to the St. Katharine Drexel Parish (Sioux Falls, SD) Website
The mission of St. Katharine Drexel Parish is to gather together as a
community of faith, sharing the Word of God with all of our neighbors
through our words and example. We emphasize the sanctity of the
Eucharist in our daily lives and encourage good stewardship and
lifelong Catholic Christian education. Our consistent message is
"Come home to Christ".
Are you new to our parish? We would love to have you become an active part of our
faith community. Please stop after Mass and introduce yourself to Fr. Tschakert. He will give
you a card of introduction to fill out. Or, you can request more information, ask a question,
or have someone contact you by filling out the simple form here. Welcome!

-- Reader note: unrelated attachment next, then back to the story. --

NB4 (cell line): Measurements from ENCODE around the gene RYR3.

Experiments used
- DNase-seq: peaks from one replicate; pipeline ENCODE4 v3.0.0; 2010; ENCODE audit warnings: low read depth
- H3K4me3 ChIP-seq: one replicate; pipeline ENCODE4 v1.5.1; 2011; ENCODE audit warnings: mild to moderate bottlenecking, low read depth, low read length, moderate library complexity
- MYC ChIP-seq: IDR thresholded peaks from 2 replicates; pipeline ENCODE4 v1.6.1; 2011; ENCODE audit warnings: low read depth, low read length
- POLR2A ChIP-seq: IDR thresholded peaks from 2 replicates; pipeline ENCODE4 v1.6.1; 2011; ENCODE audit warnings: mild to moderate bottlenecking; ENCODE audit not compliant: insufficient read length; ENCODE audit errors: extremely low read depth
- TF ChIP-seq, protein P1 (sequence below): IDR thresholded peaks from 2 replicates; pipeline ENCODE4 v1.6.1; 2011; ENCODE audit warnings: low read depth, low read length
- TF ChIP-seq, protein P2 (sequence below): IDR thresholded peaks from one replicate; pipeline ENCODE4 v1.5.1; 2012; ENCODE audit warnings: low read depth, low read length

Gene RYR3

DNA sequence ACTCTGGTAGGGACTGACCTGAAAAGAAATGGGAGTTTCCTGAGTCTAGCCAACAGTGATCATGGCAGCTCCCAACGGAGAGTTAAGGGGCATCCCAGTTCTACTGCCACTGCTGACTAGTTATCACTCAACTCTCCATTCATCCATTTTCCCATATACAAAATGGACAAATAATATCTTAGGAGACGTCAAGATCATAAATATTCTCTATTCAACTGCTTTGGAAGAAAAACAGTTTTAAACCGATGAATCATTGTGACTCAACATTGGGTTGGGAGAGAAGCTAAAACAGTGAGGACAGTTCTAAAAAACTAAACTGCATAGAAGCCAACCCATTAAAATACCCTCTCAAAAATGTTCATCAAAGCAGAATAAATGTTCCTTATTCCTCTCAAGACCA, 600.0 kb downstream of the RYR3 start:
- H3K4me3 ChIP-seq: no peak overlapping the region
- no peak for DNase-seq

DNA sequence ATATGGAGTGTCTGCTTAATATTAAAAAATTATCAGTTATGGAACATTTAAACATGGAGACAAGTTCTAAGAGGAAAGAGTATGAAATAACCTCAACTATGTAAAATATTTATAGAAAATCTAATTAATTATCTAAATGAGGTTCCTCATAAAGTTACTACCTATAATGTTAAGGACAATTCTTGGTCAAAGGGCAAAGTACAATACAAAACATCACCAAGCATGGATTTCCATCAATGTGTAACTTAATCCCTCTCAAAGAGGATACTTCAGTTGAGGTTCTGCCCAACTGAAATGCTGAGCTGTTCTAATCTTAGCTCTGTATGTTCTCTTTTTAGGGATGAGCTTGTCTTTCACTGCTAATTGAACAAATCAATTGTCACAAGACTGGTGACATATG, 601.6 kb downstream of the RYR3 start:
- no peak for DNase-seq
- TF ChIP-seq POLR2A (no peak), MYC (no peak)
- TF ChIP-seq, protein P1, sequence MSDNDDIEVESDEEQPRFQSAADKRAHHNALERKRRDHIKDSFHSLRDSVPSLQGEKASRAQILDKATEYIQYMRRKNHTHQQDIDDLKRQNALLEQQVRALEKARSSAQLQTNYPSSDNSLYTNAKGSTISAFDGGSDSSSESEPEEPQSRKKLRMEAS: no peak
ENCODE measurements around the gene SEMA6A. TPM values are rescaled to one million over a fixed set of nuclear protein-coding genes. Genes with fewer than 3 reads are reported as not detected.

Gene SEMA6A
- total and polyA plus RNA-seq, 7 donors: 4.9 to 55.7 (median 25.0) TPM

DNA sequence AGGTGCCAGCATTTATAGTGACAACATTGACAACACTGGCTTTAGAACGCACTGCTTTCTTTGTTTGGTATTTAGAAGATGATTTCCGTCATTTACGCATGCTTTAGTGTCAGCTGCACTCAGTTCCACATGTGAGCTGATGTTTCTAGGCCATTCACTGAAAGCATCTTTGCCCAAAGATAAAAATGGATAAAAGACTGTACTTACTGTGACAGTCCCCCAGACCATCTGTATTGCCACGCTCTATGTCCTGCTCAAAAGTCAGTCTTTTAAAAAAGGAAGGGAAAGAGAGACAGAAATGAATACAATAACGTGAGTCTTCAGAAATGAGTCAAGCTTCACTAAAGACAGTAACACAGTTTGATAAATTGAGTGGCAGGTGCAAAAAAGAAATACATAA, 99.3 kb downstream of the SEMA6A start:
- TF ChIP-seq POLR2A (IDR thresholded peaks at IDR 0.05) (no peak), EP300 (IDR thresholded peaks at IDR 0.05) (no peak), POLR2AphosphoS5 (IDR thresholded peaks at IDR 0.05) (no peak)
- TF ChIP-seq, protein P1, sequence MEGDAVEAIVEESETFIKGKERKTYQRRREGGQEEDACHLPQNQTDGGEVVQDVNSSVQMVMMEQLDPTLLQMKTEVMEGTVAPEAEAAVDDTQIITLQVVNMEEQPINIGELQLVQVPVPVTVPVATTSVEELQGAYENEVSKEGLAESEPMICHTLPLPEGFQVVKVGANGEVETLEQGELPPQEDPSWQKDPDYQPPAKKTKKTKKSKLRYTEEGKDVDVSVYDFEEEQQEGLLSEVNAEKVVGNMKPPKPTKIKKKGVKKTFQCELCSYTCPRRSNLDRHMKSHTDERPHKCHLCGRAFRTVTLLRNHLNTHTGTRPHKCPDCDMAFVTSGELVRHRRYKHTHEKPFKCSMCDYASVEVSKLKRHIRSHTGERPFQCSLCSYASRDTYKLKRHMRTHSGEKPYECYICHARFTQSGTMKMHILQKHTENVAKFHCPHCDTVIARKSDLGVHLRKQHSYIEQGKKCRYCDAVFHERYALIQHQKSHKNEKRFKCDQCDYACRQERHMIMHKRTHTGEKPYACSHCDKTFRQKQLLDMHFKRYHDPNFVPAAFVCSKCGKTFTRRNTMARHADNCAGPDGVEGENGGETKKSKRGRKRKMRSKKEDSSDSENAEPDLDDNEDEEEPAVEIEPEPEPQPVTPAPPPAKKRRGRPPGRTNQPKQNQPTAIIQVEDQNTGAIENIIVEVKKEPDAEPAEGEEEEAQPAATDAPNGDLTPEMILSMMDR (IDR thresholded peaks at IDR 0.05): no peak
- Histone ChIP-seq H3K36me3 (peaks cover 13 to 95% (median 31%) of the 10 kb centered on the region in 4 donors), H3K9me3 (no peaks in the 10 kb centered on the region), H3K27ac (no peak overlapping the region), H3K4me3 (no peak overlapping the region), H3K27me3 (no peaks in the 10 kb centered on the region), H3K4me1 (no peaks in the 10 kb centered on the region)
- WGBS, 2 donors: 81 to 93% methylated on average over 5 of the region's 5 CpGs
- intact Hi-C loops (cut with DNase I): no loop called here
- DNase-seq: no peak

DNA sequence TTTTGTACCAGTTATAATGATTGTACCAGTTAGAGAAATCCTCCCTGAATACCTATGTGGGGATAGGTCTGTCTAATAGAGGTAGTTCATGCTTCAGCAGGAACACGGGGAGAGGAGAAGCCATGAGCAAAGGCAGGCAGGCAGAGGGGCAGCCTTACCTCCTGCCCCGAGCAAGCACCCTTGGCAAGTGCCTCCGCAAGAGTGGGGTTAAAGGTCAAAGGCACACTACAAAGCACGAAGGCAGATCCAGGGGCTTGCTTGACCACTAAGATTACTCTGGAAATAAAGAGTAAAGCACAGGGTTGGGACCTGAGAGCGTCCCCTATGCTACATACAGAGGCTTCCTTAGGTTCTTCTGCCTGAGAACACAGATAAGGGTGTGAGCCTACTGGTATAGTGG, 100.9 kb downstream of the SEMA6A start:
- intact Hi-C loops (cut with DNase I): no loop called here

Click on the image above
to read a biography.
Born: November 26, 1858
Died: March 3, 1955
(Parish Feast Day)
Canonized a Saint:
October 1, 2000
“If I can say of an action: ‘I
did it out of love of God,’
there is something about
it that will last through all
St. Katharine Drexel
Image courtesy of the
Archives of the Sisters of
the Blessed Sacrament.
“Peacefully do at each
moment what at that
moment ought to be
St. Katharine Drexel
Image courtesy of the
Archives of the Sisters of
the Blessed Sacrament.
O GOD OUR CREATOR,
From Your provident hand we have received our right to life, liberty and the pursuit of happiness.
You have called us as Your people and given us the right and the duty to worship You,
the only true God, and Your Son, Jesus Christ.
Through the power and working of Your Holy Spirit, You call us to live out our faith in the midst of the world,
bringing the light and the saving truth of the Gospel to every corner of society.